Pro-Trump, or anti-Democrat?
August 28, 2023 | 762 words | Politics, Philosophy, Economics
There are now four big legal cases pending against former President Donald Trump. He is facing dozens of criminal charges and will go on trial several times in the next 18 months, as he campaigns to become president again in the 2024 election.
None of these embarrassing entanglements has made a dent in Mr. Trump’s popularity among the Republican faithful, a fact that baffles many interested observers, including me.
What is the source of this man’s enduring appeal? Those who are experiencing hard times have looked past his days as a ruthless, publicity-hungry real estate speculator, and bought into his newly-minted man-of-the-people schtick. They are inexplicably filled with hope as he riffs off-handedly about reviving manufacturing, bringing back jobs, limiting immigration, etc. They are sympathetic when he rails against “media elites” who persecute him at every turn.
Others of a religious bent are captivated by his role in the repeal of Roe v. Wade, and consider him as nothing less than having been ordained by God to restore the moral fiber of the nation. They will readily quote Bible passages in support of their far-fetched assertion. All this love and devotion, despite a documented history of fleecing the people in his employ and taking license with women of his acquaintance.
But lately it has occurred to me the real reason Mr. Trump sits atop the polls is a silent majority of sensible, often quite successful voters who are not so much smitten with him, as they are virulently anti-Democrat. The people I have in mind are frequently put off by Trump’s antics. But they stick with him because they really aren’t that fussy about who heads the Republican ticket. They just don’t want another four years of Joe Biden – or any other Democrat – in the White House.
This contingent will back Trump despite everything, until another legitimate contender emerges from the Republican field. Since he has captured the disgruntled white working class, along with white evangelicals and other conservative Christians, that might be a tough nut for a challenger to crack.
This calculus may not bother Democrats, who relish having Donald Trump as a foil. But it’s very bad news for the country as a whole.
Reflexively voting for your party’s presidential nominee while being less than thrilled with the actual candidate is nothing new. But in Mr. Trump’s case we have now reached a new low. Republican loyalists are being confronted with a meritless, emotionally-driven carnival barker in the mold of Lonesome Rhoads, the fictional character from that wonderful 1957 film, A Face in the Crowd.
Trump’s egregious behavior makes him patently unfit for high office, let alone re-election to the highest office in the land. Given his dubious track record, such hardcore Republican partisanship by otherwise level-headed voters can only be attributed to an unmitigated belief in the American Experiment, as spelled out in our founding documents.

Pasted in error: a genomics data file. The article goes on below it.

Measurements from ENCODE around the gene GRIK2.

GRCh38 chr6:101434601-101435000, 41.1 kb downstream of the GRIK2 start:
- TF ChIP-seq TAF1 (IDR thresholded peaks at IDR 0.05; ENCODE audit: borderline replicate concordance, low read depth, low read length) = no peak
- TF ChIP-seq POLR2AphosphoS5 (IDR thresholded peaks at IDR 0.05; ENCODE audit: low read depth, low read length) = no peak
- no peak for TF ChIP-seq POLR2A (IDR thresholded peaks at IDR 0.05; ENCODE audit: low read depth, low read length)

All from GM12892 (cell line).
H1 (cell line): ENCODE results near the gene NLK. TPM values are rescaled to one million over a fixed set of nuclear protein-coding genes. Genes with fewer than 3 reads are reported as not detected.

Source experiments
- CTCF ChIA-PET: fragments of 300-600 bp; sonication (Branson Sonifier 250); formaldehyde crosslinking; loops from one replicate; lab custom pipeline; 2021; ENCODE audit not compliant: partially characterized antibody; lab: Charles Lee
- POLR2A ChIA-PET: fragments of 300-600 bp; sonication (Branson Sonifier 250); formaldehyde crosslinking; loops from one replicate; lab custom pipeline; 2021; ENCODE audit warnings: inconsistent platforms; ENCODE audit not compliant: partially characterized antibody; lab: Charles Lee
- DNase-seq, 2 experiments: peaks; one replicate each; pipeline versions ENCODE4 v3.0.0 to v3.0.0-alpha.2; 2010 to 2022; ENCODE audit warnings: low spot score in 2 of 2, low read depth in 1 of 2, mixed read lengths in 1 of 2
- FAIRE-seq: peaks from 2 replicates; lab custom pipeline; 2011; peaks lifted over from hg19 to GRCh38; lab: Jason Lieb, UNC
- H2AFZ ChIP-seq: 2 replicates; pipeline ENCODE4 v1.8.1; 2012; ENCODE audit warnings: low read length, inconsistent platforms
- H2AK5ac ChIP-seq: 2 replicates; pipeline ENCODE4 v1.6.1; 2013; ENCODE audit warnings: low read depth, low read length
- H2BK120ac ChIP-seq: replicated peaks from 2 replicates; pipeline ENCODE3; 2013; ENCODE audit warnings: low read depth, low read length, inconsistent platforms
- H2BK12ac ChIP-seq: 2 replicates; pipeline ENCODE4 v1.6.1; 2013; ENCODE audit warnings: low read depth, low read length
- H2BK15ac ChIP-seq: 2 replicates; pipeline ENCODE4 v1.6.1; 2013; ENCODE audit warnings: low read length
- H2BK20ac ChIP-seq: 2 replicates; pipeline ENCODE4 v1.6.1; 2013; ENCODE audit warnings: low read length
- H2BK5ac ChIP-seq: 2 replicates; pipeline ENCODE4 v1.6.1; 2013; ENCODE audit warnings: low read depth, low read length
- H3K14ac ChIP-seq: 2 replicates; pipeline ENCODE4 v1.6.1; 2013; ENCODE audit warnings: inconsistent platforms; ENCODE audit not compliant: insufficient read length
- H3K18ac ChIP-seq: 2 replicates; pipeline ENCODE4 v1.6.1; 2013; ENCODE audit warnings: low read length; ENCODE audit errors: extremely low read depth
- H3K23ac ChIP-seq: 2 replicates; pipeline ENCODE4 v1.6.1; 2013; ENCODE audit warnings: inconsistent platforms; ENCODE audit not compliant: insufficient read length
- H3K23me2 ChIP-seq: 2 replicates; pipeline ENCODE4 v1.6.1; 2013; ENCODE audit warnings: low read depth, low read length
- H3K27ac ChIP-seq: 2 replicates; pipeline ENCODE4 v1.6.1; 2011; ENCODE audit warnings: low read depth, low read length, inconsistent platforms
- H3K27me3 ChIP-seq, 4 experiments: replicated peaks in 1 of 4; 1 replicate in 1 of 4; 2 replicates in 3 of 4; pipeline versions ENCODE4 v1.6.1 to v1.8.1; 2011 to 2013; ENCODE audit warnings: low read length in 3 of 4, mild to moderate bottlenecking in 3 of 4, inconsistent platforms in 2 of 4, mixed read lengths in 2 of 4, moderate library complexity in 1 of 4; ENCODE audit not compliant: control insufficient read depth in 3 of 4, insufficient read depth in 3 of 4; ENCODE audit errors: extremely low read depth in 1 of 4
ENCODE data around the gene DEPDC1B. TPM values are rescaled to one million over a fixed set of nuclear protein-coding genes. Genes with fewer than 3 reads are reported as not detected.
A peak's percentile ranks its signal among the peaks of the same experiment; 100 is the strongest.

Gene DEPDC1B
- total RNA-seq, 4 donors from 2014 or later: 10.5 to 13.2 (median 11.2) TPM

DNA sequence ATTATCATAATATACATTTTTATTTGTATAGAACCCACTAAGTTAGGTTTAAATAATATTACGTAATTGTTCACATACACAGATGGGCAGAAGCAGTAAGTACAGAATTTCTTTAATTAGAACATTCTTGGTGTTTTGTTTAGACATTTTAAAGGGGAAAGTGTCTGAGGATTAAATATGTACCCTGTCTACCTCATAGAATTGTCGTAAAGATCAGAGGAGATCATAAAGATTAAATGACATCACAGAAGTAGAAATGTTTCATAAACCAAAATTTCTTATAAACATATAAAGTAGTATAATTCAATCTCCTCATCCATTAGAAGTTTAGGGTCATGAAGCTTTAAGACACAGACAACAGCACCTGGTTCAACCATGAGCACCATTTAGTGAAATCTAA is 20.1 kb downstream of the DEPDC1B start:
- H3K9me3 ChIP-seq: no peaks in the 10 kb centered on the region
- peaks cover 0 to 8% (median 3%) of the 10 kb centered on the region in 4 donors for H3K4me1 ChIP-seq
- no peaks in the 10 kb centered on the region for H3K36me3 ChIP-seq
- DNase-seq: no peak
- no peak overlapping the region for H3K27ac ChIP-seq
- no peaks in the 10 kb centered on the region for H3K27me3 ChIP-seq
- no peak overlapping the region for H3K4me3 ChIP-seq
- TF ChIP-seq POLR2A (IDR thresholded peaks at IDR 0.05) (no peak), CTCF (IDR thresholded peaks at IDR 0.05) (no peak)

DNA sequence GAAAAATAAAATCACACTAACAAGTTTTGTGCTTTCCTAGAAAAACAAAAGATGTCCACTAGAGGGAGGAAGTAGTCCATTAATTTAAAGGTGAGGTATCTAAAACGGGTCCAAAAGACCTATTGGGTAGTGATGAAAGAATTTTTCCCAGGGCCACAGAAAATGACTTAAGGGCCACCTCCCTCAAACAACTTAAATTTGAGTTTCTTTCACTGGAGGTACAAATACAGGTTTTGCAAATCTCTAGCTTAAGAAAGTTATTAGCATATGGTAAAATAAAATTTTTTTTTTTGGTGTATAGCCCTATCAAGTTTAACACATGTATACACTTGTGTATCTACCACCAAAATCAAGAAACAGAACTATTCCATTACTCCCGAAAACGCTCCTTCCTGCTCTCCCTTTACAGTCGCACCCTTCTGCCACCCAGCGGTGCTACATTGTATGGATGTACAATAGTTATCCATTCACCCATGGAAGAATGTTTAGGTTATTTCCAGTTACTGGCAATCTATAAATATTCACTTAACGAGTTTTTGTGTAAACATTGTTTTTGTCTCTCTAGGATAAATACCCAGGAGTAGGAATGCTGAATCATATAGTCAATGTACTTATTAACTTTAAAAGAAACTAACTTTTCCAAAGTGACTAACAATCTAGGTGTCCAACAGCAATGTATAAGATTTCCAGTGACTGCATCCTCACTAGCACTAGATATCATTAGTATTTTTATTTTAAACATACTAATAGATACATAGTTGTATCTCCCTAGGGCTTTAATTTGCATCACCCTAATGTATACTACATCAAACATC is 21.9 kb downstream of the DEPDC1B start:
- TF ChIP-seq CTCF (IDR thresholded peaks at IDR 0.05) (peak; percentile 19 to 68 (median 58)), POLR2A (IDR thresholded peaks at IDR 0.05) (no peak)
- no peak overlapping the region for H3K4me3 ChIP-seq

According to those documents, freedom of opportunity – an “absence of obstacles,” as James Madison put it – is the most important ingredient in the pursuit of happiness.
This fancy talk translates into a maniacal insistence on lower taxes and smaller government. Alexandra Ocasio-Cortez may epitomize what many of us would like to see in an elected official: yesterday’s humble waitress is today’s confident U.S. representative. But when she touts the Democrat party line on free healthcare, free college tuition, etc., many Americans write her off as just another purveyor of unwieldy and un-workable policies.
If I were a high-priced political consultant I might see this as an open-and-shut case of the Democrats needing much better “messaging” around their core issues. But I’m not, so I find myself inclined instead to view this as a thorny problem for the other major party. It is Republicans who must admit their laissez-faire approach to economic life has left too many of their fellow citizens outside the “circle of exchange,” as a famous papal encyclical described the situation in 1991, after a decade of Reaganomics.
It is Republicans who need to show concern over our finding a political and economic system that organically breeds fairness. Since we already know how to deliver outsized prosperity to the clever and advantaged like clockwork.
These “freedom first” voters should really stop complaining about what they ominously describe as encroaching socialism, because such complaints are downright unseemly when issued by the well-off. Better they step back and take stock, and own up to the obvious excesses and blatant oversights of the political/economic system we have now. And maybe ask themselves: Can Donald Trump help me with that discernment?
Robert J. Cavanaugh, Jr.